The UAE's long and winding road to VoIP

When the UAE's Telecom Regulatory Authority held a press conference last month to unveil a change in its VoIP policy, many hoped for a relaxation of the rules

Tags: Emirates Integrated Telecommunications Company Etisalat International - UAEUnited Arab Emirates
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By  George Bevir Published  April 6, 2010

Skype has been hard at work lobbying in the Middle East, with a team of senior executives visiting the UAE for a round of interviews that made sure the subject of VoIP forced its way back to the top of the telecoms news agenda.

So when the UAE's Telecom Regulatory Authority (TRA) announced last month it would be holding a press conference to unveil a change in its regulation of voice over internet policy, it seemed for a brief moment as though Skype's efforts might have resulted in a breakthrough.

But after what one journalist described as a "confusing" round of announcements, it transpired that any consumers in the UAE that were hoping for easier access to cheaper calls over the internet to fixed lines and mobiles around the world would have to go on hoping.

More information on the announcement can be found here, but basically, companies that want to offer telecom services must be licensed by the TRA. Otherwise, these ‘outsiders' will have to enter into a partnership with one of the four existing licensees (Etisalat and Du, and two satellite providers).

Residents of the UAE already use VoIP software for free PC to PC calls, but Skype will want a slice of the more lucrative international calls market: Skype out and Skype in calls, which it charges for.

Given the glacial pace at which the UAE's TRA moves, it is unlikely to update or amend its position on VoIP any time soon, so the only way that Skype will get unrestricted access to the residents of the UAE is if it teams up with Etisalat or Du.

A few months ago, Etisalat chairman Mohammed Omran was asked when Etisalat would allow unfettered access to VoIP, and he said the operator first needed to find a way to monetise it (even though Etisalat and Du already charge hefty amounts for access to the internet, with both telcos charging an identical US$97 per month for 2Mbps).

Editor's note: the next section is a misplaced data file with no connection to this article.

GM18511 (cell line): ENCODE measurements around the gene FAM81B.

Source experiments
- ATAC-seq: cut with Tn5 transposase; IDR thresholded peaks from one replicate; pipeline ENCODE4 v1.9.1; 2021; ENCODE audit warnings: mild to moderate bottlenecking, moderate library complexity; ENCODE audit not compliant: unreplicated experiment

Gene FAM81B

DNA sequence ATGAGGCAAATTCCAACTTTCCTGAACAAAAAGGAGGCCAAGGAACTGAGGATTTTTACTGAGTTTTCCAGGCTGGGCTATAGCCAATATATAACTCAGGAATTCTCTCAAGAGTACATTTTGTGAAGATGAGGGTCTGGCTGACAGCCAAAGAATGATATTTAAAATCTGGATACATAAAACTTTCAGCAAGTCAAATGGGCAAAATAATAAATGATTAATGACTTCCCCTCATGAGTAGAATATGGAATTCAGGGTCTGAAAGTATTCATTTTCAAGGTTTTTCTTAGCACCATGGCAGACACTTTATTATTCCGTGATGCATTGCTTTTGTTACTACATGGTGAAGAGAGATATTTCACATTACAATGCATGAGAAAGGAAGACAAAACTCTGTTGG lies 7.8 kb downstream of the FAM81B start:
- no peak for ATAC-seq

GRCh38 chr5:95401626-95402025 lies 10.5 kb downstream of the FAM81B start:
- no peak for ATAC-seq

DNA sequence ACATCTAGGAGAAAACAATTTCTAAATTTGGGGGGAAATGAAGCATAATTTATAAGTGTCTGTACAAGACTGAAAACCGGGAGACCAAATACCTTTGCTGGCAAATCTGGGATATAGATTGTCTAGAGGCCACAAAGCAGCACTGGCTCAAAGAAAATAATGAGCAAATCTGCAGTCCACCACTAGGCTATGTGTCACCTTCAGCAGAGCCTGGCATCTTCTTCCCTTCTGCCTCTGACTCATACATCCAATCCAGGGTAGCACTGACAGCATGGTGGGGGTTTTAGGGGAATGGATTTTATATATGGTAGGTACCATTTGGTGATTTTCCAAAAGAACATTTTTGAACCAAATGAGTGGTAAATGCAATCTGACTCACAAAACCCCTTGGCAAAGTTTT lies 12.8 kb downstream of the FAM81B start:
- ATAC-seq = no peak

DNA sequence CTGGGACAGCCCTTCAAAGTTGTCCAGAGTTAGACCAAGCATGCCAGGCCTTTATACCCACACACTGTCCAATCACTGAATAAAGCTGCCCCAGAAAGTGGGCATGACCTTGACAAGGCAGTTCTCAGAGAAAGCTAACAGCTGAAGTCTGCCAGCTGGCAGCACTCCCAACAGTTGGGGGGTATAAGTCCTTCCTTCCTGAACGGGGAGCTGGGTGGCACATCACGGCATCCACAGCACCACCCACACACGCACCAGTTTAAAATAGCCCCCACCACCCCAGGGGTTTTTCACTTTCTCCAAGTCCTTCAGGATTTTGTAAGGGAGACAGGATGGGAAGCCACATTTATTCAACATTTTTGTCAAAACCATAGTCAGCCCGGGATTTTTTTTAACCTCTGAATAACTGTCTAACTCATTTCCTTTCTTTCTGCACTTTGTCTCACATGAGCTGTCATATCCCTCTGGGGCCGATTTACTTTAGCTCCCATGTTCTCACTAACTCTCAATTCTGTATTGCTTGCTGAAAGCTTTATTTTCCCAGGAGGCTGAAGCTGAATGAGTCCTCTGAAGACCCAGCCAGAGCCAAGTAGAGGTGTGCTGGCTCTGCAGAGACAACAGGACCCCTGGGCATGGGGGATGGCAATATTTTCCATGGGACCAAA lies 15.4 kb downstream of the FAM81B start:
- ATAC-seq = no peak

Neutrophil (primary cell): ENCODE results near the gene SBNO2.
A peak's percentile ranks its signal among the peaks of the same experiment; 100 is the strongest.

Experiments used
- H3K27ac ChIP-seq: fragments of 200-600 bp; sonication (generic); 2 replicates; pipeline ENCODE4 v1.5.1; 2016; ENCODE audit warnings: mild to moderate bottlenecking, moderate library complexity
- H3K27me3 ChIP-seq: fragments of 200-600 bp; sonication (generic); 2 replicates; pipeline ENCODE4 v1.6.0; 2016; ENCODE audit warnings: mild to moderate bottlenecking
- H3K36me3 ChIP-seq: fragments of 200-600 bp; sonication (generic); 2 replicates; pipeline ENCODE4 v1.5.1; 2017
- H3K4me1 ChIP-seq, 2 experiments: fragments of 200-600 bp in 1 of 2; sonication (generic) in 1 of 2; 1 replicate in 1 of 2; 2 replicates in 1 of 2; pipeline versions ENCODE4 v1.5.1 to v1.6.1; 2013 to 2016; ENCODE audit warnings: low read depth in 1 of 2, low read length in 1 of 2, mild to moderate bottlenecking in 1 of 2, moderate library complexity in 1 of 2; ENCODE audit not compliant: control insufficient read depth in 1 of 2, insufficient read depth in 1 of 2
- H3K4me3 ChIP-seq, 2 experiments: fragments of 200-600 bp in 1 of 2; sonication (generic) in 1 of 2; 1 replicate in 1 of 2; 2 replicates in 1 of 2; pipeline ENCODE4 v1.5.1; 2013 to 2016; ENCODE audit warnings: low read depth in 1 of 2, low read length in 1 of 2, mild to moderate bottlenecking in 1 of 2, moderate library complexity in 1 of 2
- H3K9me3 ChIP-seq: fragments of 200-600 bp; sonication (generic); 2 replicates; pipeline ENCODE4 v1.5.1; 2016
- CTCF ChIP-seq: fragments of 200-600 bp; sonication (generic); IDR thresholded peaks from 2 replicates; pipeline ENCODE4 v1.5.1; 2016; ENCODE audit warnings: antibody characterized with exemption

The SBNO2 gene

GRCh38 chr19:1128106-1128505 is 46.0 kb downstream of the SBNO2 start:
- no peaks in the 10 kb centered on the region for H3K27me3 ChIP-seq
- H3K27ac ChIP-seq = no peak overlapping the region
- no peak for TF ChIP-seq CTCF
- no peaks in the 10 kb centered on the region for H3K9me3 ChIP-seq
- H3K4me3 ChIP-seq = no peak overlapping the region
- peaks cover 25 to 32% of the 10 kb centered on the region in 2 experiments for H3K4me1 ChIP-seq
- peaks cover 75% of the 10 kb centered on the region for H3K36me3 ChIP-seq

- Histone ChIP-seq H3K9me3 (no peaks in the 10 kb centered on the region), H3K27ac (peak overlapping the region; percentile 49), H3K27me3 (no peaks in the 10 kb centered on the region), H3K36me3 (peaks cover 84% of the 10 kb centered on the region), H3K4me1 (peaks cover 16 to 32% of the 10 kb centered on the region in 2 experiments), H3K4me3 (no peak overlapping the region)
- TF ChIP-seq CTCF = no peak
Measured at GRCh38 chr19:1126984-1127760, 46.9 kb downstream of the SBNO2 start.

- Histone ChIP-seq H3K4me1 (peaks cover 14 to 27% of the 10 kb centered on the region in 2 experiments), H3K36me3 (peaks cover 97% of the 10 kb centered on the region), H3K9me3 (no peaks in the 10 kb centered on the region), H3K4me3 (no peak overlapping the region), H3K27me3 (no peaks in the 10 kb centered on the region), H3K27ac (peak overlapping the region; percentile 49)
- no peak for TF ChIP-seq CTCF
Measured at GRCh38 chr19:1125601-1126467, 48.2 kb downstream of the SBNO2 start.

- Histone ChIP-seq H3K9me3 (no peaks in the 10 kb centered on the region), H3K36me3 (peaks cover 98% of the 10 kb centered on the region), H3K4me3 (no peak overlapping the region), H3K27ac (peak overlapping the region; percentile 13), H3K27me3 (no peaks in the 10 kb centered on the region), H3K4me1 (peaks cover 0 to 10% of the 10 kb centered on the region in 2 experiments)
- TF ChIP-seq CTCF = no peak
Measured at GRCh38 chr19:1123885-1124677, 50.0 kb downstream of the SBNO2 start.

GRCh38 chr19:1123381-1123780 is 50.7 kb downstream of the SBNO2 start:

One option for the UAE's operators could be to team up with Skype and bundle VoIP across fixed line and mobile. Indeed, Skype is not averse to striking deals with telecom operators, as it demonstrated a few years ago when it teamed up with UK network 3, and more recently when it announced a deal with US operator Verizon.

By the US telco's reasoning, while it may lose a little revenue from long distance calls, it expects an overall gain from an increase in the amount of customers signing up for data packages for their mobiles.

This could provide the monetisation that Omran spoke of. But with such a large proportion of the UAE population comprised of expats or migrant workers, there is a large pool of people calling friends and family abroad that generates a significant chunk of revenue. The Etisalat chairman has said that local calls are heavily subsidised by international calls, so for UAE operators, a major slashing of international calling charges would demand a more radical overhaul of their businesses than for operators in many other parts of the world.

Although a partnership would result in a dilution of revenue, there would be a benefit in terms of brand recognition. Skype is the firm that most consumers associate with internet calls, having reached the lofty position occupied by a handful of other brands, such as Hoover, or Google, where the brand name has become part of the common vernacular and a verb in its own right.

It remains to be seen if Skype will strike any kind of deal with the UAE's operators, but it seems unlikely that Etisalat or Du would want to split any revenue with an outside party when they could potentially launch their own VoIP service and keep the lot. Agreeing retail tariffs could be a problem; Skype offers extremely low cost international calls of a few cents a minute, and there is no reason to assume that just because the calls would be made over the net that Etisalat or Du would want to do the same.

The UAE has the highest mobile penetration rate in the world. Etisalat's project to connect the all of the country's homes to a fibre optic network a truly groundbreaking undertaking. And Du's video on demand service, heavily marketed around Dubai, is one of the region's most advanced home entertainment offerings.

Set against that background of progress and innovation, it makes the country's attitude towards VoIP seem even more archaic.  

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